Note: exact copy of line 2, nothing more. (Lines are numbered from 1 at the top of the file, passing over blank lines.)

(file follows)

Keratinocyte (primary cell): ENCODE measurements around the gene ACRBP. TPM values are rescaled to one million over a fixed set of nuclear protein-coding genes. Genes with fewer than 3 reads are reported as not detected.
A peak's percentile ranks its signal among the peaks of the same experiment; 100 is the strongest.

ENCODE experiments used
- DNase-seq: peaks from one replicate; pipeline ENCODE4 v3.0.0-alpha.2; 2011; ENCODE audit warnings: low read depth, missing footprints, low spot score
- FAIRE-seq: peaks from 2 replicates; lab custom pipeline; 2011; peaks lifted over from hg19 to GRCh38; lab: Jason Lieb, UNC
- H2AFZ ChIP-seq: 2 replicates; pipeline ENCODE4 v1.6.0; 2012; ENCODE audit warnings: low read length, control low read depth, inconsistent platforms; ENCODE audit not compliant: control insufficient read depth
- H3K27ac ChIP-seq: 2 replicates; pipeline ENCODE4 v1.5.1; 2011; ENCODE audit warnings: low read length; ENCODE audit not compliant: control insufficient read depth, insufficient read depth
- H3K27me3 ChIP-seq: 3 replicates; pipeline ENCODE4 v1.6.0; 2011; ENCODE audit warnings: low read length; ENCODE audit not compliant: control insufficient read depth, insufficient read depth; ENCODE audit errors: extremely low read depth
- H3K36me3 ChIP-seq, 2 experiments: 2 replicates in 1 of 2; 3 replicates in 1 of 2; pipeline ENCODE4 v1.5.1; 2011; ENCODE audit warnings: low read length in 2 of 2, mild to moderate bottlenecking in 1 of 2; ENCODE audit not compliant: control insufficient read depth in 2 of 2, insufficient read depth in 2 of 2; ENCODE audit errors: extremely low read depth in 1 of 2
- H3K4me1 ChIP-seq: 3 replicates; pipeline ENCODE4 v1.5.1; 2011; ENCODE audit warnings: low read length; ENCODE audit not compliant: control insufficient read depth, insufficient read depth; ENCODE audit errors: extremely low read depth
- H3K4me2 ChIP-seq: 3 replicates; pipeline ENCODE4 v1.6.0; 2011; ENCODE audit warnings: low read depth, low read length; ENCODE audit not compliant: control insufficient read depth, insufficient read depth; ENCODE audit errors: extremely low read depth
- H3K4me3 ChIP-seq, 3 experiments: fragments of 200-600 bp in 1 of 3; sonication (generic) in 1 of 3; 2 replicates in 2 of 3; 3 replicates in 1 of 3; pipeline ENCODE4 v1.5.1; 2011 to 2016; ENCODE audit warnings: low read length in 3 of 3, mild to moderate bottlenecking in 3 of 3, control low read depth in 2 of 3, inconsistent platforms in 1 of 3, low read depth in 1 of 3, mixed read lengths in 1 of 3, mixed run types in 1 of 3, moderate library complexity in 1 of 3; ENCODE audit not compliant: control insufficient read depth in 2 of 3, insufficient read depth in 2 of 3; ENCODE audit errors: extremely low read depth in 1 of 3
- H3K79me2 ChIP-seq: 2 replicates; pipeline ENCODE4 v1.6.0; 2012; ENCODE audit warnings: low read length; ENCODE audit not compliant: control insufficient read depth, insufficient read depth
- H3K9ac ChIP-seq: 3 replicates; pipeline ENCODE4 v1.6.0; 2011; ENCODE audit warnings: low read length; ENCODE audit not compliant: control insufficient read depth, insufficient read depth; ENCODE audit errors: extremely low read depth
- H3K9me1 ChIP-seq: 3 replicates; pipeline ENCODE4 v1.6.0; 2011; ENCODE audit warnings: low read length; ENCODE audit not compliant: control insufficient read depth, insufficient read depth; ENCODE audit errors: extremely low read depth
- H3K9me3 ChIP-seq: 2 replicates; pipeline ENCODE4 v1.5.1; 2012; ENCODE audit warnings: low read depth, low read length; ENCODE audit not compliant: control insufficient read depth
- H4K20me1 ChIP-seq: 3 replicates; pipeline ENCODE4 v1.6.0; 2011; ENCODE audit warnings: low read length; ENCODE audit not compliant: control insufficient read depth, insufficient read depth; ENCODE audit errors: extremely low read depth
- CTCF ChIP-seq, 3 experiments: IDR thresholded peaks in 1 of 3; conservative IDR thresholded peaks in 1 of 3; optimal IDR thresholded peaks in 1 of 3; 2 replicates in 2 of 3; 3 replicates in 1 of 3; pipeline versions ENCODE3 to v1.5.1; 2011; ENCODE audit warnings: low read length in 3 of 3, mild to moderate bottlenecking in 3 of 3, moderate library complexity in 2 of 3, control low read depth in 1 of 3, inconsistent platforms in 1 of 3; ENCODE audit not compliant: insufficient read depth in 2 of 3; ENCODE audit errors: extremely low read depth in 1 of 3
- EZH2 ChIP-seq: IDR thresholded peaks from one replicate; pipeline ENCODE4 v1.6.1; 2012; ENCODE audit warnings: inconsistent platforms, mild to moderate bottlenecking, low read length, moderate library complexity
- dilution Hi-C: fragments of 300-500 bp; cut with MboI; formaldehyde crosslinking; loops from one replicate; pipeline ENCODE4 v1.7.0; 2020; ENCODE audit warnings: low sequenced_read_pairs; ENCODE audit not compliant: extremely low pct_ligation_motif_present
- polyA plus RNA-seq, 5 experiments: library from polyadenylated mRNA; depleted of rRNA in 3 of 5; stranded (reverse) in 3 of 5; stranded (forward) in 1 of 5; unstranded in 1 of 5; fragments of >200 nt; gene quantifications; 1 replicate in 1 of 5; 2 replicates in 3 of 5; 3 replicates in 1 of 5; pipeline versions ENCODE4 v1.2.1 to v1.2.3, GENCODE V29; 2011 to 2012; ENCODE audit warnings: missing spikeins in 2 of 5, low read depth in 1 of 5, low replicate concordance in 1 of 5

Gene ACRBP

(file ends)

A peak's percentile ranks its signal among the peaks of the same experiment; 100 is the strongest.